The FNR has set itself the goal to double the number of proposals from female researchers in its funding instruments PEARL and ATTRACT, and is appealing to host institutions to increase the number of research proposals submitted to the FNR by female researchers.
Gender balance in research was a thematic focus under Luxembourg’s Presidency of the Council of the European Union in 2015 and a set of conclusions were adopted with recommendations to address the issue of equality in the European Research Area (ERA).
Proportion of women decreases as research positions get more senior
An important insight of Luxembourg’s EU Presidency was that women remain underrepresented in research – especially in higher positions. Looking at the EU average, there are slightly more women than men on the level of university students and doctoral candidates. However, the further it goes up the career ladder, the more the proportion of women decreases.
For example, the EU average for the percentage of women in the highest academic professions (e.g. Professor) is only 20%. In Luxembourg this figure is even lower, with only 17% of female academics holding the most senior positions.
More women on scientific and administration boards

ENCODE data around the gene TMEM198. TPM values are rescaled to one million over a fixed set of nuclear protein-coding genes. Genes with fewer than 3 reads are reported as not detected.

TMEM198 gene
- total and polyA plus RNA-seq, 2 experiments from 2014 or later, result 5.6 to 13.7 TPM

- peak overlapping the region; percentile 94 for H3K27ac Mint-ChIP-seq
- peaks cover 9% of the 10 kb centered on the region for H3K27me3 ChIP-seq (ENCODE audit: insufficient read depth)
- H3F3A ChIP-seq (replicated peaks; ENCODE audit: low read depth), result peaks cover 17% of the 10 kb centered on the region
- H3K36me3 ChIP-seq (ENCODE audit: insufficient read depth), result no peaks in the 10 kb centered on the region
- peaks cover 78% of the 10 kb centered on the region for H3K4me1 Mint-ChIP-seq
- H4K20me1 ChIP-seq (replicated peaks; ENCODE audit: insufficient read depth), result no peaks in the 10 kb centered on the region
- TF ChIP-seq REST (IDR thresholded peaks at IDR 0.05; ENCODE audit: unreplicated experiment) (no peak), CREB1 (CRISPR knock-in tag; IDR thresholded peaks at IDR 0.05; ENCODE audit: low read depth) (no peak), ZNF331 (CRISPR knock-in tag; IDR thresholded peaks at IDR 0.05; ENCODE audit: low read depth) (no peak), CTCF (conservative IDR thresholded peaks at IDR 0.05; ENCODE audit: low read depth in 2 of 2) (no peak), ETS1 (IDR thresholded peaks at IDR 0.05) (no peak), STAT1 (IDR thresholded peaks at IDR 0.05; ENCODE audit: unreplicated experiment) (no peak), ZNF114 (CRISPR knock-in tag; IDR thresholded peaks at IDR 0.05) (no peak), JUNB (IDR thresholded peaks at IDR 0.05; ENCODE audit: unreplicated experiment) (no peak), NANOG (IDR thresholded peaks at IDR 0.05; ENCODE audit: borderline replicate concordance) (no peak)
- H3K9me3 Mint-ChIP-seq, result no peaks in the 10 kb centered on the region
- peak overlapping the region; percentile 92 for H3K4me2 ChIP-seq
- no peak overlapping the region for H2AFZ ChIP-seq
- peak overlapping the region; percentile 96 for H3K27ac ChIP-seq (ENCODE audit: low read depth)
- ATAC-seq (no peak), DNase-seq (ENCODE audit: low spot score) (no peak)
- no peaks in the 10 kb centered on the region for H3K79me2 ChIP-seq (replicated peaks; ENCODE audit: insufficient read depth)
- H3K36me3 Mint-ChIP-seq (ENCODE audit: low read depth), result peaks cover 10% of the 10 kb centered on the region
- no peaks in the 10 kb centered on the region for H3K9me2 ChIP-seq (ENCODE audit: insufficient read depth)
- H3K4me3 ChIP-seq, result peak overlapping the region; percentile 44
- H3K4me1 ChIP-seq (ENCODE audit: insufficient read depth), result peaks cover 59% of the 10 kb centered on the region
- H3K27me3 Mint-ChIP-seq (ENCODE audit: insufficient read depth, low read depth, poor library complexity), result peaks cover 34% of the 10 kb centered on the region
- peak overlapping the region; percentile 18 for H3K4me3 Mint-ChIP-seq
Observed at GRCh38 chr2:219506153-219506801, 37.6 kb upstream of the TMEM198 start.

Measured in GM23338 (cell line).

The inequality also stretches to the most senior positions at schools and research institutes. A report published by the European Commission (‘She Figures 2015’), shows that Luxembourg lags behind in most fields when it comes to gender balance.
One exception is scientific and administration boards, where Luxembourg ranks top for gender balance, alongside Sweden and the Netherlands. This trend is also reflected at the FNR, where both the Board and Scientific Council have a majority of female members.
Creating better conditions for female leadership in science
Better conditions must be created to enable female academics to reach the most senior research positions. As the main funder of research activities in Luxembourg, the FNR plays a significant role in recruiting researchers, particularly through its funding schemes ATTRACT and PEARL, designed to bring leading researchers to Luxembourg.
This gives the FNR the opportunity to tackle the issue of too few women in senior academic positions at the core. The FNR is appealing to host institutions to increase the number of research proposals submitted by female researchers to the FNR to 40% in the ATTRACT Programme and 30% in the PEARL programme.
Male and female success rates almost identical
As for the FNR’s other funding instruments, statistics show that the success rate for retained proposals is almost identical between male and female applicants (2007 – 2015, main FNR programmes)*. This shows that the evaluation procedure of the FNR does not have any significant distortions, which was also confirmed in a recent external and independent evaluation of the FNR’s CORE selection procedure.
*62% of all proposals submitted were from male researchers, 38% of all submitted were from female researchers. 63% of all proposals retained were from male researchers, 37% of all retained proposals were from female researchers.